“The first step along the road to financial success is planning,” Hamrick says. “If one makes attaining financial goals truly a priority, that makes a difference. Along those lines, having a budget makes all the difference. This means knowing what our income is on a regular basis, along with the recurring expenses that compete for those hard-earned dollars.”

Start small, by tracking everyday expenses and finding where you can afford to cut back. Even if you don’t buy $4 lattes or $15 lunches everyday, there are likely areas you can find a better balance. Bankrate’s Home Budget Calculator can help.

Most importantly, stick to your budget. Use a spreadsheet or budgeting apps to help you stay on track and revisit your plan regularly to ensure it’s still working for you.

Start saving

“Living beneath one’s means, rather than living on the razor’s edge, is key when working to save for retirement as well as emergencies,” Hamrick says. “Americans routinely tell us that the failure to save ends up being their top financial regret.”

Once you have an established budget, open a high-yield savings account to start building your emergency fund and other short-term savings. Experts recommend having three to six months’ worth of expenses on hand. Even if you’re only able to save a few dollars at a time, it can add up more quickly than you think and make all the difference between taking on debt or staying afloat when the unexpected occurs.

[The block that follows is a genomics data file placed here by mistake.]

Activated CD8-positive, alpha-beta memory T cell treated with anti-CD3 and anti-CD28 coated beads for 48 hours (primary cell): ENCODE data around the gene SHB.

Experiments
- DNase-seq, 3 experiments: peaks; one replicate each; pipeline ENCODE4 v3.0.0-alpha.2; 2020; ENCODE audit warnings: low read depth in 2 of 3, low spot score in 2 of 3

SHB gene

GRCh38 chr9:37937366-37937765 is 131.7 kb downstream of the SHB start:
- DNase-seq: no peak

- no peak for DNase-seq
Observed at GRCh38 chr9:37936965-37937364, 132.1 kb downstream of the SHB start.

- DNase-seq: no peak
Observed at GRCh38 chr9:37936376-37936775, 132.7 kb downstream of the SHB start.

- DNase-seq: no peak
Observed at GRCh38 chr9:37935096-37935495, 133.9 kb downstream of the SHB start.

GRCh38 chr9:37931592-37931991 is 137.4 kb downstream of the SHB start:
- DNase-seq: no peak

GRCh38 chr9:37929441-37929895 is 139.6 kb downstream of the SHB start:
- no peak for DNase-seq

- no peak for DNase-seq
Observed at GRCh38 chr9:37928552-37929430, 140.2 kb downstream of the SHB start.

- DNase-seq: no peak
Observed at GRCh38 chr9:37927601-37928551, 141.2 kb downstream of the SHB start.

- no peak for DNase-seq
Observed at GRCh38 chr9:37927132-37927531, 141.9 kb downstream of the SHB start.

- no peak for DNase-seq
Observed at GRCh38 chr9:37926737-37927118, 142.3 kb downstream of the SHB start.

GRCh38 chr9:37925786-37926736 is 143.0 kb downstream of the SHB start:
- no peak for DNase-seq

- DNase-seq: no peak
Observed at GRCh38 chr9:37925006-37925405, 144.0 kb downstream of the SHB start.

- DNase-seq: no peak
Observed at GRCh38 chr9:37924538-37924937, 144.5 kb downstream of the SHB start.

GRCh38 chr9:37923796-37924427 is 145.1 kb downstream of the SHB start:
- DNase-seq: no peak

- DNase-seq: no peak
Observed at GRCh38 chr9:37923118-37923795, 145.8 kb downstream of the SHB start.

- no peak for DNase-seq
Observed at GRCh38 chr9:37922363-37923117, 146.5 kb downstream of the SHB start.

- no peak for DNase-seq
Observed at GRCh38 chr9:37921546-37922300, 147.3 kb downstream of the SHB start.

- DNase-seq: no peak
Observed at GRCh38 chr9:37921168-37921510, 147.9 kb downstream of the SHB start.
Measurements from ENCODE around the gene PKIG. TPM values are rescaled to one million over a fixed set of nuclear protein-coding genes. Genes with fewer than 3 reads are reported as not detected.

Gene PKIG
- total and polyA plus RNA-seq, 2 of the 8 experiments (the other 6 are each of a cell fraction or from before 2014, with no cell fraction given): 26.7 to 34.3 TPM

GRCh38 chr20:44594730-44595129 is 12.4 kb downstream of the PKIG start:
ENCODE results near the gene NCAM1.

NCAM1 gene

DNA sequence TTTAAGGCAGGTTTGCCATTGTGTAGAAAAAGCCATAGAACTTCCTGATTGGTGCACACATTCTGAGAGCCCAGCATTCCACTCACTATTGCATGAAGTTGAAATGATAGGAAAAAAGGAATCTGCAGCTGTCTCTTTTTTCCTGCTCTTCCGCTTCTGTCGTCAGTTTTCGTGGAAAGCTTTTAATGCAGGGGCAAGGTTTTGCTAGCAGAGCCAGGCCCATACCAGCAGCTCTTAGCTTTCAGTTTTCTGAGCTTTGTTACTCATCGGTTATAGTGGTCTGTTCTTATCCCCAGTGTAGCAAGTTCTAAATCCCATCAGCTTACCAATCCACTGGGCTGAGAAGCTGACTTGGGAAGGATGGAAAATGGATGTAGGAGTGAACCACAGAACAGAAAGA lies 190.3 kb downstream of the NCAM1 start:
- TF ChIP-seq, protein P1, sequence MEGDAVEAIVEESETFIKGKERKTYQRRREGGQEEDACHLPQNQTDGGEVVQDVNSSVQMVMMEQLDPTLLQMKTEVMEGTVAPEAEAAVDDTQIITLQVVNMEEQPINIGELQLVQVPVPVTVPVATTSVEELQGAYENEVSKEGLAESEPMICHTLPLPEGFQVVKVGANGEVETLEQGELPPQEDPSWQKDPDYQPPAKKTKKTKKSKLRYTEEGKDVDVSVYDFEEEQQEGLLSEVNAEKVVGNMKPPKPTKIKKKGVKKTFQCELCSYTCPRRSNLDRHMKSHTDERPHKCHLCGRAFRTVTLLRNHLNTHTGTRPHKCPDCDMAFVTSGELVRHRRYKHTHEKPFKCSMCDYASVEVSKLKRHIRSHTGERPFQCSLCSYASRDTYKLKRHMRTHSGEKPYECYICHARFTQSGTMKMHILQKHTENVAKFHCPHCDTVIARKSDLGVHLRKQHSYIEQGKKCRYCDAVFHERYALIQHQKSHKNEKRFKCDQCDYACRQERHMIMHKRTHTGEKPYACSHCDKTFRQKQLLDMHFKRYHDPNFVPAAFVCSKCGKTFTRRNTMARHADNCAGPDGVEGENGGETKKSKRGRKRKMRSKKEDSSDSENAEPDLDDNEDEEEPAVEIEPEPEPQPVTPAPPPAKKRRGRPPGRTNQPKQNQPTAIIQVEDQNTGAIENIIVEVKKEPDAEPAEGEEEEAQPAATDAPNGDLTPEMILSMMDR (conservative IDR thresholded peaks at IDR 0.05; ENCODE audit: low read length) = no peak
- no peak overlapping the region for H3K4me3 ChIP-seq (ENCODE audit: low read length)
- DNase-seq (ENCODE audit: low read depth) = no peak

If your concerns lie with retirement savings, begin contributing (or increase your contributions) to your employer’s retirement plan, if that’s an option. Open a Roth IRA and contribute as much as you can afford up to the maximum ($6,000 for 2019).

Automate your savings so you don’t have a chance to miss your cash before it’s safely stored for a rainy day or retirement.

Eliminate high-interest debt

If you have any credit card debt, medical costs, personal loans or other debt (especially any debts earning interest at or above 8 percent), start working to eliminate it as quickly as possible.

Consider a balance transfer credit card, which can help you pay off your high-interest balances during a zero-percent introductory period, without accumulating additional interest. You may also want to consider a personal loan with a lower fixed rate to consolidate debt and accelerate payoff.

Getting out of debt as quickly as possible frees up those extra funds to direct towards your growing savings or allow for more wiggle room in your budget, easing your financial burdens that much more.

Work with an advisor

If you’re not sure where to get started in abating your financial worries, a financial advisor can help you develop a plan to get on the right track.

“Having someone to look at your personal financial goals and your situation, assess your level of risk tolerance and be able to understand all of the different pressure points that you should be applying to your overall financial picture, that’s really going to ensure your best position to be set up for success,” Holbrook says.

Talking to your advisor about the concerns keeping you up at night or preventing you from taking action in your personal finances and creating an actionable plan able to withstand the next downturn can not only ease your worries now but keep them at bay in the future.

“Take that first step forward,” says Holbrook. “We want to make sure that you’re better off tomorrow than you were yesterday. It’s not all going to start at the same time and everyone is starting at a different place, but everyone needs to be met where they’re at and take that first step, however small it is and then just keep moving forward.”